SENATE CANDIDATE UNDER INVESTIGATION? -- "It looks like the Justice Department finally may have become as fascinated by Rep. Katherine Harris' (R-FL) deeds as we have been, lo these many months. Justice Department lawyers and FBI agents have recently interviewed Ed Rollins, Harris' former Senate campaign manager, about her dealings with admitted briber Mitchell Wade and his company, MZM, the Orlando Sentinel confirms today."
ONLINE GAMBLING ARREST -- "In a sharp escalation of their crackdown on Internet gambling, United States prosecutors said yesterday that they were pressing charges against the chief executive of BetOnSports, a prominent Internet gambling company that is publicly traded in Britain, and against several other current and former company officers." See also WSJ Law Blog.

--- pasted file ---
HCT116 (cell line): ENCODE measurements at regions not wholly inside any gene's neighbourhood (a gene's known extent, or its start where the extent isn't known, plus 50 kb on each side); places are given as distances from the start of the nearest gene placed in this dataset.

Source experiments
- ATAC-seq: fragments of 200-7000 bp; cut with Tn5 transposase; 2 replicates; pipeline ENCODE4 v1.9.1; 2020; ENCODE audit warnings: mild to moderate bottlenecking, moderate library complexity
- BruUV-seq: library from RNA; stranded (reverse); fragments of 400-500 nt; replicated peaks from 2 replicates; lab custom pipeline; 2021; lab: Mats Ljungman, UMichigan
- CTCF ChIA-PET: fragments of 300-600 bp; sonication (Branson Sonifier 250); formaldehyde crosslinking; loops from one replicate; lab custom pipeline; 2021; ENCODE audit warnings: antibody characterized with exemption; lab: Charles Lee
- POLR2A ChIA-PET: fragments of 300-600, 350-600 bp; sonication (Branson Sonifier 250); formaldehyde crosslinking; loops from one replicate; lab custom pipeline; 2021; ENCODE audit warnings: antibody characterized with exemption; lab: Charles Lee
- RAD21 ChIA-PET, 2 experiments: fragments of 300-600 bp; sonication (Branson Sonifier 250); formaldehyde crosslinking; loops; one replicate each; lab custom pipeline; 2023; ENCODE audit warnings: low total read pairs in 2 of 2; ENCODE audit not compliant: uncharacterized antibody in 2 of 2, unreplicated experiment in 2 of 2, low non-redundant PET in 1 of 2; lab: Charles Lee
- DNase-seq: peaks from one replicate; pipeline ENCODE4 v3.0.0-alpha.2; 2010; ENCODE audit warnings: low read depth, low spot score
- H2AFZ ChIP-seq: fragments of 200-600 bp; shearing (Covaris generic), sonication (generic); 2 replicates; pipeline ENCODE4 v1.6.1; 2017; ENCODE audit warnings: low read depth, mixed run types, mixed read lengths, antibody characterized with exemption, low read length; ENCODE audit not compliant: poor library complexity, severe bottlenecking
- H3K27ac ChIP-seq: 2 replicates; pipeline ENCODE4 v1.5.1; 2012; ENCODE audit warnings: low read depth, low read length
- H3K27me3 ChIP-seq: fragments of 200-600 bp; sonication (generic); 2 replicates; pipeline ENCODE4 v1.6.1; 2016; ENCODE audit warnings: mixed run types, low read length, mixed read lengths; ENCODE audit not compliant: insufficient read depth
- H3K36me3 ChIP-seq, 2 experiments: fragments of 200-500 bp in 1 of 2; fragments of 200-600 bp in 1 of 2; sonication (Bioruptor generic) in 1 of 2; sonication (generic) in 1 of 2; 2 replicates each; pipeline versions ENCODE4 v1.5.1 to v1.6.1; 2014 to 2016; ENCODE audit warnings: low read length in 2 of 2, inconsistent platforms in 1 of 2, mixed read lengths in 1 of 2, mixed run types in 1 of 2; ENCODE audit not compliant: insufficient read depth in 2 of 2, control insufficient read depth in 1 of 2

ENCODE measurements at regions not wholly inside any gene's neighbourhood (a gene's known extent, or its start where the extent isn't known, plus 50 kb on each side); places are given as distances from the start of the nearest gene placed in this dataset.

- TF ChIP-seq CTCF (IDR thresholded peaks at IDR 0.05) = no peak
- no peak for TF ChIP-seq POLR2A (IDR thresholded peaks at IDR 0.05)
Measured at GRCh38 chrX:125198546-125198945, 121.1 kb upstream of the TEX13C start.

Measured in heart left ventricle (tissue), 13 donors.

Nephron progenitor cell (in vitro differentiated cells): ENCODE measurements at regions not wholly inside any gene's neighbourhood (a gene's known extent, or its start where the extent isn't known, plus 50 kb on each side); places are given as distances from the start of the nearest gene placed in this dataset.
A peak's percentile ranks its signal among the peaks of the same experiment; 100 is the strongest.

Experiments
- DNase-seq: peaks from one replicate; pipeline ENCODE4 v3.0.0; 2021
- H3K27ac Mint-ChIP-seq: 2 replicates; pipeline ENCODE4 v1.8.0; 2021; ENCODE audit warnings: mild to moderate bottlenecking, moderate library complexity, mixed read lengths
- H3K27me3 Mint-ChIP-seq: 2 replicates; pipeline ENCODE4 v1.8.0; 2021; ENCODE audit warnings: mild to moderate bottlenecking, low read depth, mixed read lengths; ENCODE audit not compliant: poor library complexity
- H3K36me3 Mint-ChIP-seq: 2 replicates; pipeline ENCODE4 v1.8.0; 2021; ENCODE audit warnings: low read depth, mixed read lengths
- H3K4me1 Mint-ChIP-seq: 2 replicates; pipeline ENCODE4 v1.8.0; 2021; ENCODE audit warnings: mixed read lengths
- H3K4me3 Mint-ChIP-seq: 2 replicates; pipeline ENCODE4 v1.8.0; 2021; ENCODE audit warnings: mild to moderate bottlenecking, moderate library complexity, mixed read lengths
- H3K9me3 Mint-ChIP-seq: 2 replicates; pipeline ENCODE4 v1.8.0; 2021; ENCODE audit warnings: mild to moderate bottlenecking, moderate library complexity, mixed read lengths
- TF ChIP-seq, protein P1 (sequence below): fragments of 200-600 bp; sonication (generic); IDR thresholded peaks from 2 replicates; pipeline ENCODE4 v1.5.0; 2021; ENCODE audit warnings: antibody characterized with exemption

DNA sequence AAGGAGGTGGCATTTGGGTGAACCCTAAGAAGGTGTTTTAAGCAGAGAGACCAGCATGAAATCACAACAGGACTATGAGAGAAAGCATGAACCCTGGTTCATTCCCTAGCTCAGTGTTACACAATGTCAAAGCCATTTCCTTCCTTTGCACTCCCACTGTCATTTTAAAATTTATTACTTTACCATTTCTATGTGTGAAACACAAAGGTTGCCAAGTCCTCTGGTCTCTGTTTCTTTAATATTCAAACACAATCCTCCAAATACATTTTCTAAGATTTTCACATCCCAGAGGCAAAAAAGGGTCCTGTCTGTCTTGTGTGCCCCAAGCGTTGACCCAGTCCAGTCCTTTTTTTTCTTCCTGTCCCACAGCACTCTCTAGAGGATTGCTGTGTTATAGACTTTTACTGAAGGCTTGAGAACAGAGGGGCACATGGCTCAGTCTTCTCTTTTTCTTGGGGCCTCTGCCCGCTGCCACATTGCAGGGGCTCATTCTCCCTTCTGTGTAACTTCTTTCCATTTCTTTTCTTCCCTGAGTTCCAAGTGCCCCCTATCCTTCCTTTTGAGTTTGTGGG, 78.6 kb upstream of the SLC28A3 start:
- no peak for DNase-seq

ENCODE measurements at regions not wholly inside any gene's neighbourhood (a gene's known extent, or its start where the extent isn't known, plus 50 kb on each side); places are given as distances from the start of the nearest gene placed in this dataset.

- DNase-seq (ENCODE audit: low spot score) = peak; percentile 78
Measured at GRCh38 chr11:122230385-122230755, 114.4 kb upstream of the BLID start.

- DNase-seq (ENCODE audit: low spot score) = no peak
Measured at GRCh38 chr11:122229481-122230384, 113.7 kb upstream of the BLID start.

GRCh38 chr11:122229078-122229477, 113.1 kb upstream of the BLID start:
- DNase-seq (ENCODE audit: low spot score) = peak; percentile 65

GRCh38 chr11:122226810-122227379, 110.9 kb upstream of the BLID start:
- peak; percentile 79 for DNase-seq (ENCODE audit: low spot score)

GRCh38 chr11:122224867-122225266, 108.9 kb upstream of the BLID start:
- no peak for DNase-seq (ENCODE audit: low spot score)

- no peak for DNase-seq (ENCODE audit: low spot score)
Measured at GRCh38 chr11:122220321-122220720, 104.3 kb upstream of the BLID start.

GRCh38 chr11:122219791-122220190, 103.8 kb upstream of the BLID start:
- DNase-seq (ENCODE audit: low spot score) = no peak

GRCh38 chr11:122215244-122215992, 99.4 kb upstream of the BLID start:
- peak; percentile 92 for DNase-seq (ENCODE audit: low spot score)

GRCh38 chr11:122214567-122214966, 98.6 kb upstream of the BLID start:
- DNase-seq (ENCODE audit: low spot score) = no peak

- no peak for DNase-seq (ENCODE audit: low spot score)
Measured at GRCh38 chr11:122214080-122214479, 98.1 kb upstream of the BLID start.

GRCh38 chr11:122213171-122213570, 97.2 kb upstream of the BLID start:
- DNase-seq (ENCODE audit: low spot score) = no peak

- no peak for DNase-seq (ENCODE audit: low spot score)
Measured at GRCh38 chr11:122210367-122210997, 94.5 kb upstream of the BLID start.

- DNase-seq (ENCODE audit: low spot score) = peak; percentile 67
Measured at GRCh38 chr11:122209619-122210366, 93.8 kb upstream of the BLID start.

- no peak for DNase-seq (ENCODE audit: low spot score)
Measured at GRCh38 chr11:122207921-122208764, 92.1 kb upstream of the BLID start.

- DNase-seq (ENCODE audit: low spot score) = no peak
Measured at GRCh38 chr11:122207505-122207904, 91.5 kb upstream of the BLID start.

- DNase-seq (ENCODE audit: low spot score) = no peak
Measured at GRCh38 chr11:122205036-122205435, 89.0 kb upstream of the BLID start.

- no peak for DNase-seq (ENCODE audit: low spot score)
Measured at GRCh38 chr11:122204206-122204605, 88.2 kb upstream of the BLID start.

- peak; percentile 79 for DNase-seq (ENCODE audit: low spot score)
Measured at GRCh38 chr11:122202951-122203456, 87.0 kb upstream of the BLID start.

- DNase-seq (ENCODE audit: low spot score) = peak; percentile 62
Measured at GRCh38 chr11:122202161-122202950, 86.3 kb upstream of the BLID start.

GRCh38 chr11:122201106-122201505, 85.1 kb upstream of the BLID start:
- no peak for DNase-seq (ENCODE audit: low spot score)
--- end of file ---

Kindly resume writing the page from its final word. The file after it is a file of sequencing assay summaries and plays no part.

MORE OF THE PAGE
And the fallout for his company: "Shares of Betonsports Plc were halted in London after the U.K. Internet gambling company and its chief executive officer were indicted in the U.S. on criminal charges. Stock in PartyGaming Plc and Sportingbet Plc slid."
NO BRAINER -- "Bowing to criticism from Democratic and Republican House leaders, a congressionally chartered historical society dropped plans Monday to include imprisoned former Rep. Randy ''Duke'' Cunningham in a tribute to retiring members of Congress."
TROUBLE AT THE FBI -- "The Justice Department has concluded there is "reasonable cause" to believe that senior FBI officials retaliated against the bureau's highest-ranking Arabic speaker for complaining that he was cut out of terrorism cases despite his expertise."

Monday, July 17, 2006

TIED UP -- and away from the blog today. Back tomorrow, though.